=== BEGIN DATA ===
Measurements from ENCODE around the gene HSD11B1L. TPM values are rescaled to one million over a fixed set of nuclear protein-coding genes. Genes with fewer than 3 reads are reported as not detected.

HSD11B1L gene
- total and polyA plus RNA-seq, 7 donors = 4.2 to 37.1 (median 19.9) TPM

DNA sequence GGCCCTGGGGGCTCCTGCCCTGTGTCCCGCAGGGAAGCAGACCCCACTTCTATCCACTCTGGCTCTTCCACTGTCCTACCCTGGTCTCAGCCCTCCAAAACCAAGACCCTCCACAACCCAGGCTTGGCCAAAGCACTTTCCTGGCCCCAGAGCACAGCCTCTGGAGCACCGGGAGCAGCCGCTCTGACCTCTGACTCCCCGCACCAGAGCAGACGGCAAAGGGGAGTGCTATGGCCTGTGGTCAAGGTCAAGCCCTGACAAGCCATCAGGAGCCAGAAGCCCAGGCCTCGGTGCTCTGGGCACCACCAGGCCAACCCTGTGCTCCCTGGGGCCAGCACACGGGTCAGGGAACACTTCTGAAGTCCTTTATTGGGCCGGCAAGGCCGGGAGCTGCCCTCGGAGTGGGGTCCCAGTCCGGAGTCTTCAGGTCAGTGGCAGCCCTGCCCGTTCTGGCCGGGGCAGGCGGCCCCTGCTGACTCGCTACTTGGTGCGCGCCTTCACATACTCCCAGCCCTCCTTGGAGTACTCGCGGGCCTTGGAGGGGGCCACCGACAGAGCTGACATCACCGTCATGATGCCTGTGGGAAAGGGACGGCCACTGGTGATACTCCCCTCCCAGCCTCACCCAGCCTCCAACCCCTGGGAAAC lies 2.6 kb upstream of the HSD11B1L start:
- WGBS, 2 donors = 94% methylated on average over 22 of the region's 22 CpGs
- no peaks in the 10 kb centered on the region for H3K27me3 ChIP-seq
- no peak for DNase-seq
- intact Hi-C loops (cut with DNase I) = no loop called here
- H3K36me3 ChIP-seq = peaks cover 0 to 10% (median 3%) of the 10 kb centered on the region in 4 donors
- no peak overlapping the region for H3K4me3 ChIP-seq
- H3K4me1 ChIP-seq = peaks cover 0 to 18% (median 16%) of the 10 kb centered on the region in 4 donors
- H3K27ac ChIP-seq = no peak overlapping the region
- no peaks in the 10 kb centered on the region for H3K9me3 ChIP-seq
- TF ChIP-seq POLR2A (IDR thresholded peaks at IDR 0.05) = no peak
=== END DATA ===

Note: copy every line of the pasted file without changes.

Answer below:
Measurements from ENCODE around the gene HSD11B1L. TPM values are rescaled to one million over a fixed set of nuclear protein-coding genes. Genes with fewer than 3 reads are reported as not detected.

HSD11B1L gene
- total and polyA plus RNA-seq, 7 donors = 4.2 to 37.1 (median 19.9) TPM

DNA sequence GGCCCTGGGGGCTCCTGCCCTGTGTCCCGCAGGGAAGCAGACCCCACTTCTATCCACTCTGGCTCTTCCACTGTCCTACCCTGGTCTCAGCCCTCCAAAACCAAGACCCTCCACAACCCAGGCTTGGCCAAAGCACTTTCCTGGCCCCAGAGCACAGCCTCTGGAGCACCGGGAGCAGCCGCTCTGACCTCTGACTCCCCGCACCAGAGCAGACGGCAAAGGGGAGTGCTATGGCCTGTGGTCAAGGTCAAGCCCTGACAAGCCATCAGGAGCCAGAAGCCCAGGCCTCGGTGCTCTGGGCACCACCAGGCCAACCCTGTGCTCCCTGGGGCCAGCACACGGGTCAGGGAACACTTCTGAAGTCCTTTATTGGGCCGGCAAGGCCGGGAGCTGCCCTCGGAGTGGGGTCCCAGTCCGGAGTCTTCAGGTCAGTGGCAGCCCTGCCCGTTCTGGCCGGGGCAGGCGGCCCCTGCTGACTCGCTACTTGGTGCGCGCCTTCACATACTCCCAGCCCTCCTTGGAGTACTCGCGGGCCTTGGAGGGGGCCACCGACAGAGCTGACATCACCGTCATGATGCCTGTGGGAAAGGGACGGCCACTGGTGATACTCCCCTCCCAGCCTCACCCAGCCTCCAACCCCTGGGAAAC lies 2.6 kb upstream of the HSD11B1L start:
- WGBS, 2 donors = 94% methylated on average over 22 of the region's 22 CpGs
- no peaks in the 10 kb centered on the region for H3K27me3 ChIP-seq
- no peak for DNase-seq
- intact Hi-C loops (cut with DNase I) = no loop called here
- H3K36me3 ChIP-seq = peaks cover 0 to 10% (median 3%) of the 10 kb centered on the region in 4 donors
- no peak overlapping the region for H3K4me3 ChIP-seq
- H3K4me1 ChIP-seq = peaks cover 0 to 18% (median 16%) of the 10 kb centered on the region in 4 donors
- H3K27ac ChIP-seq = no peak overlapping the region
- no peaks in the 10 kb centered on the region for H3K9me3 ChIP-seq
- TF ChIP-seq POLR2A (IDR thresholded peaks at IDR 0.05) = no peak